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“Newlo” remembers the Boars’ 1988 grand-final win – a golden year for Moree rugby league

WHEN former Northern Daily Leader sports editor Geoff Newling was approached last week and asked to send through his recollections of Moree Boars’ 1988 grand-final win against Gunnedah, he had several hundred words emailed back to Moree Online NEWS within a few hours – despite pressing freelance commitments and deadlines.

That’s the sort of bloke he is, and when it comes to penning words about rugby league, or any other sport, there is none finer than Geoff Newling.

Newling was a journalist at the Northern Daily Leader in Tamworth from 1986 and sports editor from 1989 until 2016.

He says Australia’s bicentenary year was a big one for Moree Boars.

Apart from an emphatic A-grade grand-final win, the Boars wrapped up the reserve-grade grand-final as well, collecting Club Championships along the way.

“The arrival of goal-kicking prop John Kirkwood in 1988 heralded a golden period for the Moree Boars,” Newling said.

“While they had dominated in Group 5 and then Group 19, John marshalled a brilliant side behind the talents of the McGrady brothers – Laurence (Loppy), Barry, Ewan and Jason – and the Ryan brothers, Mark and Matt.

“Add to them the likes of the late, great Bernie Briggs, outstanding lock Tony Dean and steady fullback Mark Cook and you had the nucleus of a wonderful side.

Geoff Newling says the 1988 grand-final between Moree and Gunnedah was a stand-out during his 30 years as a journalist and sports editor at the Northern Daily Leader (Photo: KN Images).

“Chris McNamara, big Billy Turner, Brett Mather, sneaky halfback Graham O’Connor, leggy winger Peter Annis-Brown and a young Richard Williams rounded out a massive squad for Kirkwood to mould into a premiership-winning side,” Newling said.

It was a team for the ages, with many of the players also committed to rep football.

“I was fortunate enough to work at The Northern Daily Leader and cover that 1988 grand-final, a 32-28 win to Moree over Gunnedah at Burt Jovanovich Oval,” Newling said.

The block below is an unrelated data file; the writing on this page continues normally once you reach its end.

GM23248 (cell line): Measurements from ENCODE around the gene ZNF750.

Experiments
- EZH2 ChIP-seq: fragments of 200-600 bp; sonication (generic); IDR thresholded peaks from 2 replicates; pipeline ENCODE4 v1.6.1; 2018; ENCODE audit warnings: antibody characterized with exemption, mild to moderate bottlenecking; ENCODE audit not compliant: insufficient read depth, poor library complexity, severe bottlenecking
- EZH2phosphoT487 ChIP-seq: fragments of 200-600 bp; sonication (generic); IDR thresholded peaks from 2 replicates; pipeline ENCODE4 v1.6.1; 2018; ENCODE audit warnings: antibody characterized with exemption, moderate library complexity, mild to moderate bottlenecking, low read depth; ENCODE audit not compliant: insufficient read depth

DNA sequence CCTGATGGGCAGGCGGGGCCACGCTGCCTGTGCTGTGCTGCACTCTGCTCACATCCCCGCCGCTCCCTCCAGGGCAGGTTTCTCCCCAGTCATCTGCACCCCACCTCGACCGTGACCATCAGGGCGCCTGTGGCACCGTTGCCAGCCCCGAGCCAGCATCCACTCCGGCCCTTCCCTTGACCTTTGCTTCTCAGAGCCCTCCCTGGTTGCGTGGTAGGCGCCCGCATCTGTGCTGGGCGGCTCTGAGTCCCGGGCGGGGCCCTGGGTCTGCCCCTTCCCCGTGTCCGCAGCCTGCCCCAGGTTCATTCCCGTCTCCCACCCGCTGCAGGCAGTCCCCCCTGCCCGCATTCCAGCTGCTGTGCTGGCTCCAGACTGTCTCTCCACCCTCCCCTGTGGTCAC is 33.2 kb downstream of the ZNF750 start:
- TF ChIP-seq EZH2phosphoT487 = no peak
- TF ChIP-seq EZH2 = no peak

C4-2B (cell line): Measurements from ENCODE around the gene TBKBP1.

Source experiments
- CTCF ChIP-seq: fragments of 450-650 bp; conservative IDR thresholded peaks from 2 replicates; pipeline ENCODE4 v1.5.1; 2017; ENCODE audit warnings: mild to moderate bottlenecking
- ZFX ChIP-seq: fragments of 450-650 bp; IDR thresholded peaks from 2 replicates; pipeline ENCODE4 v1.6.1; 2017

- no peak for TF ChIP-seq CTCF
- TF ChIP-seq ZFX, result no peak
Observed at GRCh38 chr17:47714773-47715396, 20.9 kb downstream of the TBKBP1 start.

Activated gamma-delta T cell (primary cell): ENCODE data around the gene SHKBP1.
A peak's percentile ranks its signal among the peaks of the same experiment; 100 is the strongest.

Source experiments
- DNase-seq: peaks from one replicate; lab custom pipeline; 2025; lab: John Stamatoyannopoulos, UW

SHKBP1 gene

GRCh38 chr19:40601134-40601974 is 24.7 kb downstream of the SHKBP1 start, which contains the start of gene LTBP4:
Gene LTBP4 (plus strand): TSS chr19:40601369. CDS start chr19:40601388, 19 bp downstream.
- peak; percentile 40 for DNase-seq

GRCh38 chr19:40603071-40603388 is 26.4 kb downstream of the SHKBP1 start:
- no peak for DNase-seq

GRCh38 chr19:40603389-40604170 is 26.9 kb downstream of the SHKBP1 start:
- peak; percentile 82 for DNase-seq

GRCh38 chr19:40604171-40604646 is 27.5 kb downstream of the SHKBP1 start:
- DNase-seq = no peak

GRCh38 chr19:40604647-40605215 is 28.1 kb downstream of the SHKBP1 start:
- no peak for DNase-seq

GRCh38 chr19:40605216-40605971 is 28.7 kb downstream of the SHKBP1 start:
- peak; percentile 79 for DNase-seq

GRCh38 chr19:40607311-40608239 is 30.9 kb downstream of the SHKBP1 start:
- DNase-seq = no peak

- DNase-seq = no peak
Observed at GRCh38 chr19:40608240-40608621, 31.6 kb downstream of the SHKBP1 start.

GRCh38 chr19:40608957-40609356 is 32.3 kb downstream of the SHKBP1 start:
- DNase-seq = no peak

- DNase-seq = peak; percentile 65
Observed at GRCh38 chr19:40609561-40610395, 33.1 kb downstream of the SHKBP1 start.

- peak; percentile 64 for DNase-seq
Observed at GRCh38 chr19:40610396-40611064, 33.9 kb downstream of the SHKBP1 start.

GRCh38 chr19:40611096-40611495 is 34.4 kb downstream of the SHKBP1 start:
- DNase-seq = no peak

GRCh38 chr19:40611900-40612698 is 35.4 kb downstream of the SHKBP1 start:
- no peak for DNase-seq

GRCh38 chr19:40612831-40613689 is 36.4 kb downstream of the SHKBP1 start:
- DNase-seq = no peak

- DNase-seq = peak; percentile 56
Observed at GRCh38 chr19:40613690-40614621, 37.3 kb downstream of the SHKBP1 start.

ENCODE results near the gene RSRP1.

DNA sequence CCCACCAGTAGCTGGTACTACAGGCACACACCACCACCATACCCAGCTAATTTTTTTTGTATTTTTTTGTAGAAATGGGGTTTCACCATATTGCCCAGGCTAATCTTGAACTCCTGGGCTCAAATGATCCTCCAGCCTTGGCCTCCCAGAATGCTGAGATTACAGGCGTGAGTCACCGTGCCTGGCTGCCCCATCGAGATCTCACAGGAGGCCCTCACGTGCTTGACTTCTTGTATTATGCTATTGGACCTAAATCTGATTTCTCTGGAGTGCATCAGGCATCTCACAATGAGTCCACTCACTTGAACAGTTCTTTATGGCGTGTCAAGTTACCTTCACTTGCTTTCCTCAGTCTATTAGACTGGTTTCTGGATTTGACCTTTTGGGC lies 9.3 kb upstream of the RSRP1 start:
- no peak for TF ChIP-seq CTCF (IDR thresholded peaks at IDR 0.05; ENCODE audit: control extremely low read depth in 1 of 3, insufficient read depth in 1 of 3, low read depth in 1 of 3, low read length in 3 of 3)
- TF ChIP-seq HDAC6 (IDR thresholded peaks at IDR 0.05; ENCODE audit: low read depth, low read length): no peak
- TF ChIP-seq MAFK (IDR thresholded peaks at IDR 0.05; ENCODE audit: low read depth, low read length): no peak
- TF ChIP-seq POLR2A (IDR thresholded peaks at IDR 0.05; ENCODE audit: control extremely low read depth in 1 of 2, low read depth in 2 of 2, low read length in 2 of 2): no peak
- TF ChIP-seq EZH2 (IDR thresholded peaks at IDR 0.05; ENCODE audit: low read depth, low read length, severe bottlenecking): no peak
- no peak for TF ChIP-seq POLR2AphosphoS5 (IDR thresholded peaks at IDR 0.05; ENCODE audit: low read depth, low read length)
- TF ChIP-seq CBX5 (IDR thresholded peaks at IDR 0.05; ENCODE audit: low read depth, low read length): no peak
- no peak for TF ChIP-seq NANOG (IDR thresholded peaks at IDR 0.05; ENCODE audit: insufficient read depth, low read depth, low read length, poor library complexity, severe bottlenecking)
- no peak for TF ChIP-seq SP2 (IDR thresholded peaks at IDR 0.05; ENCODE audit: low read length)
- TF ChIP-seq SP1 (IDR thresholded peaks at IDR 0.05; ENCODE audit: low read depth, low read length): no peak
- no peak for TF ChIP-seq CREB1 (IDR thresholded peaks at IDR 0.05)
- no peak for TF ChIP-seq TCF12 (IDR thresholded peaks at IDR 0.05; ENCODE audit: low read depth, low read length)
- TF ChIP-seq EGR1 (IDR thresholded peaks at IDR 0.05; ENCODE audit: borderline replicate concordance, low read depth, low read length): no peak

“It was a big year too, with Mark Ryan, Bernie Briggs and Ewan McGrady playing for Northern Division against the touring Great Britain side at Scully Park, Tamworth.”

The Frank Fish-coached Northern Division side caused a major upset too, beating the tourists, 32-18. Northern Division contained the late, great Mick Adams with Ewan McGrady astounding the Englishmen with a match-winning two tries.

“One of the stories to come out of that game was that the Great Britain side couldn’t get their hands on Ewan McGrady,” Newling said.

It was 12 months later that Ewan McGrady and Mark Ryan were part of the Northern Division side that won a Country Championship Final at Dubbo.

“Mark scored four tries in that 42-8 demolition while Ewan scored one of the finest and most brilliant tries I’ve seen in a major final,” Newling said.

“Let’s get back to 1988, though,” he chuckled.

Newling said John Kirkwood was one of the best coaches he’d ever had anything to do with in more than 30 years of journalism and sports.

The 1988 reserve-grade outfit were also grand-final winners during a stellar 1988 season for Moree Boars.

“Nothing was ever a problem, and he gave up high praise for all those who deserved it, without ever ‘blowing his own trumpet’,” Newling said.

In the 1988 grand-final the Moree Boars played a very good Gunnedah side and were down 28-14 after 10 minutes into the second half.